From a standpoint of international law, however, human rights is a much broader topic. The Universal Declaration of Human Rights, adopted by the UN General Assembly in 1948, speaks of several different branches of human rights, including the right to live in dignity, freedom of thought, freedom of religion, freedom from discrimination; the right to food security and housing security; to work, to education, to healthcare, to clean water and modern energy.
To many people, particularly in the developing world, socioeconomic rights are foundational; they provide an indispensable basis for other rights.
The right to sovereign development is part of the foundation of human rights
The definition of human rights was expanded in 1986 at the UN General Assembly to include the right to development: “All peoples shall have the right to their economic, social and cultural development with due regard to their freedom and identity and in the equal enjoyment of the common heritage of mankind.” The right to development includes “the full realisation of the right of peoples to self-determination” and recognises that “states have the primary responsibility for the creation of national and international conditions favourable to the realisation of the right to development.”
As such, national self-determination and sovereign development – the right of each country to choose its own development model – is a pillar of human rights as properly understood in the modern era.
China provides a valuable example. China in 1949 was one of the poorest countries in the world. Its human rights situation was disastrous: millions of people routinely died in famines; the majority of its people were undernourished and lacked access to healthcare and education. Nor did they have even basic political and democratic rights.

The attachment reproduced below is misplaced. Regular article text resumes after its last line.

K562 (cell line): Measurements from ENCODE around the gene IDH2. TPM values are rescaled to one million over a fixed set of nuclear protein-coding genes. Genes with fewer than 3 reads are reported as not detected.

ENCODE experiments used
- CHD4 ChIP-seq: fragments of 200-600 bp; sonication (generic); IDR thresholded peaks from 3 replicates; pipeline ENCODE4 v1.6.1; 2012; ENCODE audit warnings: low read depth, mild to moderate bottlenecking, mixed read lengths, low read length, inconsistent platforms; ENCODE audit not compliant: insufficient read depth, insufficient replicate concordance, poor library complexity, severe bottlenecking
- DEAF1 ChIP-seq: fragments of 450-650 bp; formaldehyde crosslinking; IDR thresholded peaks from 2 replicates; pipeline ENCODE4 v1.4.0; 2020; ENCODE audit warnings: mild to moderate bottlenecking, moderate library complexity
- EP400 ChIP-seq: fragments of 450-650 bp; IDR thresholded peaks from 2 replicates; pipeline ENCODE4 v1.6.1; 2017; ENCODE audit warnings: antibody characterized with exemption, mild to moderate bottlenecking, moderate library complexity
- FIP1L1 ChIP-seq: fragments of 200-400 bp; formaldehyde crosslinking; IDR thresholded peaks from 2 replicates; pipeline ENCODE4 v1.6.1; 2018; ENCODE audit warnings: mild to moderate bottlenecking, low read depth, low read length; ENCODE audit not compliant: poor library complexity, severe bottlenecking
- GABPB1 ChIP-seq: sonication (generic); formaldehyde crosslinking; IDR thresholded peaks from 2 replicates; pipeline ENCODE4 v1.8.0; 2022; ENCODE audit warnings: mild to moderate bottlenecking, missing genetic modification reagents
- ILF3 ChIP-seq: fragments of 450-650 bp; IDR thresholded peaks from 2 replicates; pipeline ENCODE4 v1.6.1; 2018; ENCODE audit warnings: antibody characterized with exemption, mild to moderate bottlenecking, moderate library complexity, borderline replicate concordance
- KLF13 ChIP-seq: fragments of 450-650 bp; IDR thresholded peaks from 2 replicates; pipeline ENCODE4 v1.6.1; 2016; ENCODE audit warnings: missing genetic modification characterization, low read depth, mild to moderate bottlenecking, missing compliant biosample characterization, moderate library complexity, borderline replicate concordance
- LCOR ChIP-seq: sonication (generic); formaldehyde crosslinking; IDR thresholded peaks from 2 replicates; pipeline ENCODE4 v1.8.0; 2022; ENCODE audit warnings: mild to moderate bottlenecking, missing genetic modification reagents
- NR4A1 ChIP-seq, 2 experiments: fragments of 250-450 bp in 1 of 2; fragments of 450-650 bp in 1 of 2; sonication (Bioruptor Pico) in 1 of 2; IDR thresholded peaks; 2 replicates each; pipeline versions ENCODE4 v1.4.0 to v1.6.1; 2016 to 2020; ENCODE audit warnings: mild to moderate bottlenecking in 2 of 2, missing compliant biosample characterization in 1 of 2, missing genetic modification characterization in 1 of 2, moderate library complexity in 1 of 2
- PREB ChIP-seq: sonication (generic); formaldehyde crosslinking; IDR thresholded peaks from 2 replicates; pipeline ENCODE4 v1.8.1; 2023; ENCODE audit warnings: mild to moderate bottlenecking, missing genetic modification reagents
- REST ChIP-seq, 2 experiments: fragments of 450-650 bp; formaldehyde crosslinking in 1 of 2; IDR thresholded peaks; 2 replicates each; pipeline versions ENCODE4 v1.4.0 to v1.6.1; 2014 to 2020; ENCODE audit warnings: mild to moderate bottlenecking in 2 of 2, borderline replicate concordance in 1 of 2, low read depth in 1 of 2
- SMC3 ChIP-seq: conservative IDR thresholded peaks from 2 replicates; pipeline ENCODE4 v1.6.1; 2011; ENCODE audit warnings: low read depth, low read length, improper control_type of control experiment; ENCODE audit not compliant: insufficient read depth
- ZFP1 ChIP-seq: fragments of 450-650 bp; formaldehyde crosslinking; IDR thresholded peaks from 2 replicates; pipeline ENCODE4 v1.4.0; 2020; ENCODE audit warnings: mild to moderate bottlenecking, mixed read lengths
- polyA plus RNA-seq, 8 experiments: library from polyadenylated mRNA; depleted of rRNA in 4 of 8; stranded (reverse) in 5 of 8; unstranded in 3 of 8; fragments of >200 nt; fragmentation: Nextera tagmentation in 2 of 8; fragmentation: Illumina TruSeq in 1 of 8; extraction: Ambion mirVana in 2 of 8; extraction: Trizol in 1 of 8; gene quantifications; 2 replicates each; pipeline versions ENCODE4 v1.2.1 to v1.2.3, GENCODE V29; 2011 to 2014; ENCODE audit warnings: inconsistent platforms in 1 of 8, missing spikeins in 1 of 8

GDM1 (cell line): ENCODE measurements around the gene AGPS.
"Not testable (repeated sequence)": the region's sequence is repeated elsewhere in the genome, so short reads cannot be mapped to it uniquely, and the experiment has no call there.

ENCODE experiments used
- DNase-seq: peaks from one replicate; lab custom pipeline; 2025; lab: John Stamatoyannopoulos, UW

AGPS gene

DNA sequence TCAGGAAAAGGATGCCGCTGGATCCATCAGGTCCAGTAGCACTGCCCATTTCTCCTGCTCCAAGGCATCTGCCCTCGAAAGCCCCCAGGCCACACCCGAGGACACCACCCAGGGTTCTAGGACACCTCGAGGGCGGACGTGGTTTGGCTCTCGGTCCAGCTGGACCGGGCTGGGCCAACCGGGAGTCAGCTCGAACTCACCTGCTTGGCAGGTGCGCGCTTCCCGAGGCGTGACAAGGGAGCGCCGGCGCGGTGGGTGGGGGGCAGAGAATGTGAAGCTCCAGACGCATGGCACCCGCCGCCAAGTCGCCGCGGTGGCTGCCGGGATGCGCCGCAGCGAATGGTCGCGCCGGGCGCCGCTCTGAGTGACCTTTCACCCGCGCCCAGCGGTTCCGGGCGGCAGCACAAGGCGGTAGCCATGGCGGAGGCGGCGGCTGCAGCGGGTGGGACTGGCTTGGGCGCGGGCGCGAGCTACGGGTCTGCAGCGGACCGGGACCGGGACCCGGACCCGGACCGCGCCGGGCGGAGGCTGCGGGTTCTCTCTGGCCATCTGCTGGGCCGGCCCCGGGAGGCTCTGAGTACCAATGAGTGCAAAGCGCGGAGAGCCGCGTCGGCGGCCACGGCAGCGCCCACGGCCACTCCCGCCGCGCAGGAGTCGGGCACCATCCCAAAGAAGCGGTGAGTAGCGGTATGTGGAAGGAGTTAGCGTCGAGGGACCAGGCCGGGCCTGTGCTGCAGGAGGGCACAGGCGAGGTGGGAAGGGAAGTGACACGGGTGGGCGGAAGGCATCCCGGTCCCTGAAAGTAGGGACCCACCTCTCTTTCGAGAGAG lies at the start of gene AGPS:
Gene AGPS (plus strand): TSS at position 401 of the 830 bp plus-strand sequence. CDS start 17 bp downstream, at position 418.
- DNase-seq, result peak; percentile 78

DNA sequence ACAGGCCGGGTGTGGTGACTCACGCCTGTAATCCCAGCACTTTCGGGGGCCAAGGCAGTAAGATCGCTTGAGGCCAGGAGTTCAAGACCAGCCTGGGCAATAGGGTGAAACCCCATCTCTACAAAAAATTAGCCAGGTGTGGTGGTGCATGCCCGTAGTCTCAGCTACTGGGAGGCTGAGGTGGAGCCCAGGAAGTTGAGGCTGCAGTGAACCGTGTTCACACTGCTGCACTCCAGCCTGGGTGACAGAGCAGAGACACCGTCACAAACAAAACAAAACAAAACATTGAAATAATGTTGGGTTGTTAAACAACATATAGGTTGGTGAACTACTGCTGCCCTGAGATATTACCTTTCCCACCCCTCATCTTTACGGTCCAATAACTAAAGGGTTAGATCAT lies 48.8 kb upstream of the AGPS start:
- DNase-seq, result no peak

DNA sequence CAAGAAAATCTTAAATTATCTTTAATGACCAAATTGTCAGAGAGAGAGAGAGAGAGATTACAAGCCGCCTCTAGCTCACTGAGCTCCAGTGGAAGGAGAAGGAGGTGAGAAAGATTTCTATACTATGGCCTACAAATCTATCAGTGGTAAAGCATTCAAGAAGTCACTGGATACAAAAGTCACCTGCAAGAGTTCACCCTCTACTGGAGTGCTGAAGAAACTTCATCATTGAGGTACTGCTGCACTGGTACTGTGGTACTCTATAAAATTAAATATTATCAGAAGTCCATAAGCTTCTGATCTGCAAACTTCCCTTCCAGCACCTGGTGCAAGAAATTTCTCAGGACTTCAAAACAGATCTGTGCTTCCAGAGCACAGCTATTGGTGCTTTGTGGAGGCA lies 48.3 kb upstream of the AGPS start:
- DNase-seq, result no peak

The principal reason for this parlous state of affairs is that, for a hundred years, China had been denied the right to sovereign development. Foreign powers, starting with Britain in 1840, had actively imposed underdevelopment on China. These foreign powers – most notably Britain, Japan, the US, Russia and France – were intent on profiting from China, and had no interest whatsoever in the human rights of the Chinese people.
It was the Chinese Revolution, and the founding of the People’s Republic in 1949, that created the space for sovereign development; that set up a political and economic environment in which the human rights of the Chinese people could flourish. And in the 72 years since that time, China has been transformed. Life expectancy has more than doubled. Extreme poverty has been eliminated. Literacy is universal. Everybody has access to healthcare, to housing, to modern energy, to clean water.
To achieve all this in a huge developing country of 1.4 billion people clearly represents an enormous step forward in the human rights of the Chinese people. This progress was predicated on the Chinese people exercising their right to sovereign development; on ending imperialist domination.
The hypocrisy of the Western human rights narrative
The hollowness of the West’s focus on human rights is amply demonstrated by its selective application. The US and its allies maintain close and cordial relations with Saudi Arabia and Bahrain, for example, although those countries have appalling human rights records. The US has a long record of supporting – and indeed helping to install – profoundly repressive, violent and anti-democratic governments, such as the Pinochet regime in Chile and the Suharto regime in Indonesia.
In reality, the whole human rights narrative in its current form is a type of political theatre designed to win public support for a foreign policy based on cold calculation of geostrategic and economic advantage.